Two weeks ago, I mentioned that Lloyd was reconstructing this bridge. Twenty five years ago, it was built from untreated macrocarpa that we just left to weather naturally. Now it is tanalised pine and I am not a fan of tanalised pine in its raw state as a construction material in the garden.
Monet’s bridges at Giverny are painted green. It is not a shade of green I like. In fact, I sniffily refer to it as ‘lavatory green’, on account of it being the colour that Mark’s mother thought was suited for lavatories (and kitchens) back in the 1950s and 1960s when she was choosing the colour palette for both her new house – where we live now – and the beach house they built.
Locally, there appears to be a penchant for red bridges. I attribute this in part to the decision to paint what is known as Poet’s Bridge in Pukekura Park fire-engine red. Pukekura is the much-loved public gardens in the heart of New Plymouth.
There also appears to be some idea that red bridges evoke the exotic Orient – well, China and Japan at least. This red bridge is a tidy little construction I photographed in a local garden.
When I went through my photos from our one and only trip to China (we will probably never will get to Japan now), I had a mental image of a red bridge but I see it was Mark and me on a bridge festooned in red ribbons.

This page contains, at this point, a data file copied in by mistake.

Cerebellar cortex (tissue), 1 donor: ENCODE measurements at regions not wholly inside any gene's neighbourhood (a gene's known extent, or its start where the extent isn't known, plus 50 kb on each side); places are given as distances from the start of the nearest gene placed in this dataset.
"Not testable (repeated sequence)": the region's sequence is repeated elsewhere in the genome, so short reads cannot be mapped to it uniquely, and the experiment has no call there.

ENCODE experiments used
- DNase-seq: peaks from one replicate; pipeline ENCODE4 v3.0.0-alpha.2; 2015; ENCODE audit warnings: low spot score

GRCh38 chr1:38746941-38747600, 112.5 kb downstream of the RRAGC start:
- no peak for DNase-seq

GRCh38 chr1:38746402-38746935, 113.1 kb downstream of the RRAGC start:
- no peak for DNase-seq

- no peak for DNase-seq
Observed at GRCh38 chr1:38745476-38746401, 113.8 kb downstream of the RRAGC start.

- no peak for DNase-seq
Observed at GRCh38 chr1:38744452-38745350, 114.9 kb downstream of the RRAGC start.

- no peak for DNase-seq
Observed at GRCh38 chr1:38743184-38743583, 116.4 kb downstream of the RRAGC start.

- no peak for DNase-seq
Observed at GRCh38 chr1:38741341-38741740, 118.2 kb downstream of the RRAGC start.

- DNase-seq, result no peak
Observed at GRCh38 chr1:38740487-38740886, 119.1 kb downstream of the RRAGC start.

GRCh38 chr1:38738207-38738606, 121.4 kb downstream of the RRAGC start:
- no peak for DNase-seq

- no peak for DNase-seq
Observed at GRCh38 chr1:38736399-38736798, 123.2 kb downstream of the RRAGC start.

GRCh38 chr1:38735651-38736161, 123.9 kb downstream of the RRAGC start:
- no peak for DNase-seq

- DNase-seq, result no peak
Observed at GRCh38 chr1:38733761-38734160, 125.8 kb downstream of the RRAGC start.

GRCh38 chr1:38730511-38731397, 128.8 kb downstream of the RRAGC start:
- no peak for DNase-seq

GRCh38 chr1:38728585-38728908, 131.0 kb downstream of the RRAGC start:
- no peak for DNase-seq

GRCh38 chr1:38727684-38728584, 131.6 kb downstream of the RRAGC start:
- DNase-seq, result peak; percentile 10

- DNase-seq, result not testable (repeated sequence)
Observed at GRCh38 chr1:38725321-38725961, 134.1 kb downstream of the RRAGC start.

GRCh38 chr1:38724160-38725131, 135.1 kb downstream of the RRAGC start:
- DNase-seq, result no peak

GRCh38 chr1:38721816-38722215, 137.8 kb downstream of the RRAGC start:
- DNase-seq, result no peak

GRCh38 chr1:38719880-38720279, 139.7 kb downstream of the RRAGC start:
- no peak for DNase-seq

Other Chinese bridge photos I had were more like this.
Well, our bridge is now black. It is a bit blacker than I wanted it. Mentally I was thinking more charcoal off-black but it will fade because we have gone for stain, not paint. I am wary of painting anything in the garden because once painted, it has to be repainted as the paint peels and deteriorates. Stain can just age gracefully.
I hadn’t factored in the rather stark contrast of bird poop on the black surface but I am sure it will all find its natural balance over time. We have yet to tie the wisteria canes back in and that, too, will soften the sharp black lines. And one of the wisterias is white ‘Snow Showers’ so that will distract from the bird poop when it is flowering.
I am fine with the decision to go black and the bridge is a great deal more solid now than it was. There is no danger now of a bridge timber or railing giving way beneath the weight of an adult body.